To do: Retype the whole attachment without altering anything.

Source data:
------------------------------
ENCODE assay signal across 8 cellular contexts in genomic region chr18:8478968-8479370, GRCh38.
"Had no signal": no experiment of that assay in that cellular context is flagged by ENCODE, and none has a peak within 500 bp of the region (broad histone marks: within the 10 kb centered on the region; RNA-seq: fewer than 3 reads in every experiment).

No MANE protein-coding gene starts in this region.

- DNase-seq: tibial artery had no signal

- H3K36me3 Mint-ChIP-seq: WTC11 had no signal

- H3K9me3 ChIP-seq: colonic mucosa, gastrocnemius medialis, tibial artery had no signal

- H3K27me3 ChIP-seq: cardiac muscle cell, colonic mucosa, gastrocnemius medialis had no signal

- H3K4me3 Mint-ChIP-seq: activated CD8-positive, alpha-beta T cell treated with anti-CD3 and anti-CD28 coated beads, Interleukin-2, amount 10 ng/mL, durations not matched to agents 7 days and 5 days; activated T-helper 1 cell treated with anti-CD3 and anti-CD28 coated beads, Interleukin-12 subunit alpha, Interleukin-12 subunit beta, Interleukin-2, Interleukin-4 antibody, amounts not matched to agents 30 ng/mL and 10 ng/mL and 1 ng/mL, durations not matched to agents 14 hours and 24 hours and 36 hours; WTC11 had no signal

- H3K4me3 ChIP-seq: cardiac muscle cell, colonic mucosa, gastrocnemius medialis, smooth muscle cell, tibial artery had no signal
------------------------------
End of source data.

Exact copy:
ENCODE assay signal across 8 cellular contexts in genomic region chr18:8478968-8479370, GRCh38.
"Had no signal": no experiment of that assay in that cellular context is flagged by ENCODE, and none has a peak within 500 bp of the region (broad histone marks: within the 10 kb centered on the region; RNA-seq: fewer than 3 reads in every experiment).

No MANE protein-coding gene starts in this region.

- DNase-seq: tibial artery had no signal

- H3K36me3 Mint-ChIP-seq: WTC11 had no signal

- H3K9me3 ChIP-seq: colonic mucosa, gastrocnemius medialis, tibial artery had no signal

- H3K27me3 ChIP-seq: cardiac muscle cell, colonic mucosa, gastrocnemius medialis had no signal

- H3K4me3 Mint-ChIP-seq: activated CD8-positive, alpha-beta T cell treated with anti-CD3 and anti-CD28 coated beads, Interleukin-2, amount 10 ng/mL, durations not matched to agents 7 days and 5 days; activated T-helper 1 cell treated with anti-CD3 and anti-CD28 coated beads, Interleukin-12 subunit alpha, Interleukin-12 subunit beta, Interleukin-2, Interleukin-4 antibody, amounts not matched to agents 30 ng/mL and 10 ng/mL and 1 ng/mL, durations not matched to agents 14 hours and 24 hours and 36 hours; WTC11 had no signal

- H3K4me3 ChIP-seq: cardiac muscle cell, colonic mucosa, gastrocnemius medialis, smooth muscle cell, tibial artery had no signal